History Tours and Barn Sales



This week has been a bit less hectic, in terms of doing things we have to do. We still stayed busy, but we were free to move at our own pace. Mostly. I had a project to finish for the school PTO (done!) and the girls had some major room-cleaning to do (mostly done - picking my battles...)

 Last Monday, the day after Little Sis's play closed, I decided to switch things up a bit, by taking the girls to a park to do their homework. But not a normal grass and playground park. We headed downtown to see the new ICT Pop-Up Urban Park.

We had to park down the street a bit, so we stopped by the older Chester I. Lewis Reflection Square Park first. This lovely urban park was built on the site of an old Woolworth's building.


 The sculptures are my favorite part, especially "The Lunch Counter." A few buildings away, there was a Dockum Drug Store. One of the first successful sit-ins in the United States took place there. "The Lunch Counter" is a beautiful tribute.


The new Pop-Up Urban Park is a really cool addition to downtown. It was built to replace a big construction site pit. Yup, a big hole. (Cue the Parks & Rec jokes.) The park is temporary. I read that it will last a few years, until the developers are ready to build whatever they're planning for the space. There are strings of lights hanging overhead, art (including three "Keepers on Parade"), cool tables (and yes, the girls did their homework), even a ping-pong table. As of last Monday, the paddles were still there. 




Saturday, the old Carnegie Library building celebrated its 100th anniversary. It was the city's main library until the late 1960s, when a new building opened across the street. [Here's a great photo of people lined up to pass books across the street!] It's owned by a bank now, who restored it to use for offices. When I was a kid, it was the home of the Omnisphere, a planetarium.


There was a 1920s-style bookmobile parked out front, and they gave away free Puffin editions of The Wizard of Oz.


 After the party, we headed north to Hesston, Kansas, for the 2015 Kansas Barn Sale. We didn't purchase as much this year, but we had a great time roaming around. We left with homemade bath stuff, fudge and cookies, mini pumpkins and gourds, a little Christmas banner, and a Peppa Pig hair barrette.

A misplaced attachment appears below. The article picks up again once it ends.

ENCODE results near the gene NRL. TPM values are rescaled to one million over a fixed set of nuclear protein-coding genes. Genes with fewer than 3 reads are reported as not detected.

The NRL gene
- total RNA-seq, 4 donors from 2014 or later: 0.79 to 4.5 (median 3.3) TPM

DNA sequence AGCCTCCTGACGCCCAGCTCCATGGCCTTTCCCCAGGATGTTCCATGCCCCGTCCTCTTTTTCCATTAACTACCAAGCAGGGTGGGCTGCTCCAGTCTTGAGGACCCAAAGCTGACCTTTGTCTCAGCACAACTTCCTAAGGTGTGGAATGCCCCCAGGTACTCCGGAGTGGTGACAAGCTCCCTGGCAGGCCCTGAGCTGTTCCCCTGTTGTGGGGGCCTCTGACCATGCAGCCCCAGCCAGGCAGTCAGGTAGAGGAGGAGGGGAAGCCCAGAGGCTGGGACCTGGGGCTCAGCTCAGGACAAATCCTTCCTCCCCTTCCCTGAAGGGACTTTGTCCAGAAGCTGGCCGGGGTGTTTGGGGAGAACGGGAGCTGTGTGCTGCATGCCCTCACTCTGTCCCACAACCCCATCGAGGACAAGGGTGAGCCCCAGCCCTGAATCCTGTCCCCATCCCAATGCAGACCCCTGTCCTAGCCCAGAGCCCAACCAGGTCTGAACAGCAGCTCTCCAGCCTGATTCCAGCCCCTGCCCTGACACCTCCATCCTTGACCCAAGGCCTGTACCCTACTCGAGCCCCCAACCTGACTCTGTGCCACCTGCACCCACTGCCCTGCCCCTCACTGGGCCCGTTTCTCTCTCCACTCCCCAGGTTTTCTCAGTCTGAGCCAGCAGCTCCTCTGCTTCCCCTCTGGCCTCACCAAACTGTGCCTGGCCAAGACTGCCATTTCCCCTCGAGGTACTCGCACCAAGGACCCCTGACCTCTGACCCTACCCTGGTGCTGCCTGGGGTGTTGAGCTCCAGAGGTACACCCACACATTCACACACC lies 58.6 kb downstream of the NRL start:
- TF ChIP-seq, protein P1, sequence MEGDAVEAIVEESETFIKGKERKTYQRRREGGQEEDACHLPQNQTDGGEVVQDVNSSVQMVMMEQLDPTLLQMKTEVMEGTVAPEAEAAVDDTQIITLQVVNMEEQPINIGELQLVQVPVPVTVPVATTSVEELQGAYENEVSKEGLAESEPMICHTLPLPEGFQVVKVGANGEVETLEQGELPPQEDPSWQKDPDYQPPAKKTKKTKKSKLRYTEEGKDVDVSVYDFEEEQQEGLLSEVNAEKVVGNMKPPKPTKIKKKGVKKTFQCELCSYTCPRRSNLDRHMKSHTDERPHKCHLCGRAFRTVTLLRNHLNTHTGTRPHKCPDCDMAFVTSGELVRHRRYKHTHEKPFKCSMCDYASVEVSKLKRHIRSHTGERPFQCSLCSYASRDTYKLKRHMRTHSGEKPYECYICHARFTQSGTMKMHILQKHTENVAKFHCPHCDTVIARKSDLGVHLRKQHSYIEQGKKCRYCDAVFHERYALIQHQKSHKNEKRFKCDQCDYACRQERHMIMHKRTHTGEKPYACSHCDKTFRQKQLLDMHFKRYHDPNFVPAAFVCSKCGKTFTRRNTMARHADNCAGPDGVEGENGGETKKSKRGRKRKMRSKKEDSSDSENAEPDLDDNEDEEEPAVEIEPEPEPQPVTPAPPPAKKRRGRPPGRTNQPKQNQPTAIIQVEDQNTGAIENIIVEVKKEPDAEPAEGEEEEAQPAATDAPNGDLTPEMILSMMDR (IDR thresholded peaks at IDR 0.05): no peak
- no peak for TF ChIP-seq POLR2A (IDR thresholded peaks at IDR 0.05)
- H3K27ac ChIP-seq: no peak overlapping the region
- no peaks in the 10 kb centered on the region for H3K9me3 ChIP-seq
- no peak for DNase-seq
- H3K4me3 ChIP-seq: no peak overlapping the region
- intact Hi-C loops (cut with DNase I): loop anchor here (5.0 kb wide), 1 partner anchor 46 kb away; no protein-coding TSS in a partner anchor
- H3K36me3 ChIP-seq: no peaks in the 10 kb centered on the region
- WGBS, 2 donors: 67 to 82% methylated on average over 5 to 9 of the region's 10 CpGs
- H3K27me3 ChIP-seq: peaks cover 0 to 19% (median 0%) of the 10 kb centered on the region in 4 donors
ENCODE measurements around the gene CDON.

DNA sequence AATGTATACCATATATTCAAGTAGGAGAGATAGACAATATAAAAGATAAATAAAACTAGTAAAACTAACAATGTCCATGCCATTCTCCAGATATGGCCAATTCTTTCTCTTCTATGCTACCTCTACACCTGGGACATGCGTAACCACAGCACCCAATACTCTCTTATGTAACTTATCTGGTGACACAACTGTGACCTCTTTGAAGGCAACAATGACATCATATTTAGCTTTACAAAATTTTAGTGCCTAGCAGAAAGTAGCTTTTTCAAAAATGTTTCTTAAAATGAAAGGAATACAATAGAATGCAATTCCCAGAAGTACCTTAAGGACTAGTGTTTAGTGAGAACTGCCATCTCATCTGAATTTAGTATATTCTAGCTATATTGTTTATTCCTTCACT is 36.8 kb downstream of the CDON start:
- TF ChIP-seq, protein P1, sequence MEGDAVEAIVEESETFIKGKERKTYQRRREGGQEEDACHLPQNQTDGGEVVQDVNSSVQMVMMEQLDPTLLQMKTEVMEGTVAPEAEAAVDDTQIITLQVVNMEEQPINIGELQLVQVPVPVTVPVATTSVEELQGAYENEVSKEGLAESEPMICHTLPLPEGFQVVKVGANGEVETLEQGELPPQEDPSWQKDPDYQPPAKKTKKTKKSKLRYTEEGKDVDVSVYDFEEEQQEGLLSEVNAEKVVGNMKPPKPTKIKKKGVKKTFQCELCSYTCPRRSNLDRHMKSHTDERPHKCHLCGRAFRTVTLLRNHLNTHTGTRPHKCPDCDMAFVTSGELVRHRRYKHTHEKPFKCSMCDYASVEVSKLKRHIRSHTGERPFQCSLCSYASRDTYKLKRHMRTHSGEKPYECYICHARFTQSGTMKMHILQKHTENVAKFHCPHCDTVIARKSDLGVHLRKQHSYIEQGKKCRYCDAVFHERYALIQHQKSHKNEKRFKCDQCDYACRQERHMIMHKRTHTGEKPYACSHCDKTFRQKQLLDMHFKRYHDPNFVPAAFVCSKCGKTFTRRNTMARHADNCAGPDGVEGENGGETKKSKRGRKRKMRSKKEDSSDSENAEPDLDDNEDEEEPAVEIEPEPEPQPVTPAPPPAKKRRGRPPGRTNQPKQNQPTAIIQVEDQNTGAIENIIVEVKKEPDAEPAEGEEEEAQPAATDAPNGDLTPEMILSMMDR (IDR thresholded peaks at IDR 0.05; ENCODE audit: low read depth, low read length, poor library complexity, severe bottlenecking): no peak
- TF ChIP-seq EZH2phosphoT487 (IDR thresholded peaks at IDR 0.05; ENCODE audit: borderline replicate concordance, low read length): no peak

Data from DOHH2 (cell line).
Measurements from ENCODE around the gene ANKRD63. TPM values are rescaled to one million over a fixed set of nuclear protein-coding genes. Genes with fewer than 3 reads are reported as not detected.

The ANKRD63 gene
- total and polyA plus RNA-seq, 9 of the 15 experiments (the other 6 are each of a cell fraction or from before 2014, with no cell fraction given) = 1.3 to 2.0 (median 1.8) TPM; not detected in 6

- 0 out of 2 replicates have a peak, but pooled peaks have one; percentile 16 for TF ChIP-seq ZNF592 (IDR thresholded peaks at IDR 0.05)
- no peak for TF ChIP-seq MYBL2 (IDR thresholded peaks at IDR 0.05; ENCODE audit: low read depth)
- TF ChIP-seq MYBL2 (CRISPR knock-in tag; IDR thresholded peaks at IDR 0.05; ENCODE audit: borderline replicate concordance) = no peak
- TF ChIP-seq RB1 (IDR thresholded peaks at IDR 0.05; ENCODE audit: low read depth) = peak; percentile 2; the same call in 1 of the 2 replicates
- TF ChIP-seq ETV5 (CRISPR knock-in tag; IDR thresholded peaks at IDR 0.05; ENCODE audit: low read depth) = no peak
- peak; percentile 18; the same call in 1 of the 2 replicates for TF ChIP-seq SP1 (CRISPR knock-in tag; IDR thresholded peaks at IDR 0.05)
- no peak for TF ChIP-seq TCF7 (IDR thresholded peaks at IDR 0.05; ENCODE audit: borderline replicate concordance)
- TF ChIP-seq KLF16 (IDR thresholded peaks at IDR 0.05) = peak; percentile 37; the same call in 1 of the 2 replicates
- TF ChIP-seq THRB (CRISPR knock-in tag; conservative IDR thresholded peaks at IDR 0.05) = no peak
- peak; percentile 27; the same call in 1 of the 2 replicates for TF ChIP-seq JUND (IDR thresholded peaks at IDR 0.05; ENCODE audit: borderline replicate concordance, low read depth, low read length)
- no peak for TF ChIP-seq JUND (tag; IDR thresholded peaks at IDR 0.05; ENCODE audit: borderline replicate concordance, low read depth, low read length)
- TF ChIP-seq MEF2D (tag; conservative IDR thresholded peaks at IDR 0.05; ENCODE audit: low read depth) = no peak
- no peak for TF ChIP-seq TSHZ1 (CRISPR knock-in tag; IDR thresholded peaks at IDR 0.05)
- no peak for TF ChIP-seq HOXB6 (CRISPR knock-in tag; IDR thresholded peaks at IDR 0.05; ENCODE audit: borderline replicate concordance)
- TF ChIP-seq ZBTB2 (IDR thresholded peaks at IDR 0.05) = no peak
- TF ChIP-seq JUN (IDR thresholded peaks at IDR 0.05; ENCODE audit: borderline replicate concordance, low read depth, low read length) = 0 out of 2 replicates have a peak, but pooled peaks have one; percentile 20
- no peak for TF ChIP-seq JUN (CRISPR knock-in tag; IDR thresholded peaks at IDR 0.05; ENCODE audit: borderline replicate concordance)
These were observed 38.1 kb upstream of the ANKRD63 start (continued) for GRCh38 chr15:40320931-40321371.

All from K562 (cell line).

And yesterday, we paid a visit to the McCormick School Museum. It's the oldest school building still standing in Wichita, and it now houses a small education museum. The girls got a kick out of the old Apple IIe on display, and the old textbooks. I even found the 1980s textbooks I grew up with! Big Sis rang the bell. Little Sis had her drawing pad.





 We took our time coming home. The McCormick School was designed by Proudfoot & Bird, who also designed the old City Hall (now Historical Museum) and the Scottish Rite (where Little Sis performed this). I drove to Friends University so the girls could see one more Proudfoot & Bird structure, the Davis Administration Building.


Believe it or not, they weren't bored by this. They love old buildings and history - for now. Someday I'm sure they will roll their eyes and call me boring, but for now, I'm rolling with it!

Here is a sneak-peek at Little Sis's batch of mini pumpkins. The girls finished their fabulous display last night. When my porch is ready, I'll share the rest!



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Comments

  1. How exciting and fun everything looks! The pictures of the girls are beautiful, I especially love the ones when they look like they're in deep conversation with the sculptures. Your pumpkins are so cute! We need some pumpkins too, to start this year's decorating. :o)

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    1. Thanks! Big Sis ordering from the Lunch Counter lady! I think that's my favorite. I can't wait to get the rest of our goodies out. We're slow this year. :)

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  2. Adding the Kansas Barn Sale to my calendar for next year... That old desk! (swoon)

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    Replies
    1. If I could empty my house and start all over again... The sale is bigger every year! I think they did a great job of spreading it out and making it less chaotic this year, even with more booths. It's definitely worth checking out.

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